Buying a home – joint tenants or tenants in common?
12 April 2016
In particular, if you are not married, or in a civil partnership, you need to think about what will happen to your respective shares of the investment if one of you dies or you later separate.
If you decide to be joint tenants you will own the whole of the property together, with a right of surviviorship. This means that if one of you dies, the surviving partner automatically becomes entitled to the whole of the property. It applies even if there is no will, or if the will does not refer to the surviving partner.
Tenants in common
If you decide to be tenants in common, you will each own a defined share of the property. This could be 50 per cent each, or whatever you decide. An unequal split may be appropriate if, for example, you have contributed different amounts to the purchase, or one of you is taking on more responsibility for the mortgage.
Your conveyancer can ensure the transfer deeds record the shares in which you both own the property. Alternatively, they may prepare a separate declaration of trust. Either would determine the split of any sale proceeds in the future, and head off a potential dispute.
When you die, your share of the property will be distributed according to the terms of your will. If you do not have a will, your share will be distributed according to the intestacy rules. It will not automatically pass to the other tenant in common, and they may be forced to sell their home.
Changing from joint tenants to tenants in common
If you start out as joint tenants and your circumstances change so that you no longer want to be joint tenants, you can serve a notice to sever the joint tenancy. This changes the joint tenancy to a tenancy in common. You might want to do this if your relationship breaks down or for inheritance or tax planning reasons. Your lawyer can prepare the appropriate notice for you.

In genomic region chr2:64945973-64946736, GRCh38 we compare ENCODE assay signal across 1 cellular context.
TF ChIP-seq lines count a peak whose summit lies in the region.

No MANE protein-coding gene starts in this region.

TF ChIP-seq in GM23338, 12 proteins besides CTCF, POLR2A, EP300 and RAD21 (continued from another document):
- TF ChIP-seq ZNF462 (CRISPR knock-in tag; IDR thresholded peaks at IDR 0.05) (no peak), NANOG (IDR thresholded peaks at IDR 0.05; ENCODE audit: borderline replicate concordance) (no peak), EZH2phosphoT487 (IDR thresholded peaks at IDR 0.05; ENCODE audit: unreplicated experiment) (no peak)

Making the right arrangement for you
There are a different inheritance and tax planning implications for each option, of which you will need to be aware, especially if you have children from a previous relationship to consider. It is best to take independent legal advice before committing to anything and your lawyer will be able to advise you on your best options.
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The contents of this article are for the purposes of general awareness only. They do not purport to constitute legal or professional advice, and the law may have changed since this article was published. Readers should not act on the basis of the information included and should take appropriate professional advice upon their own particular circumstances.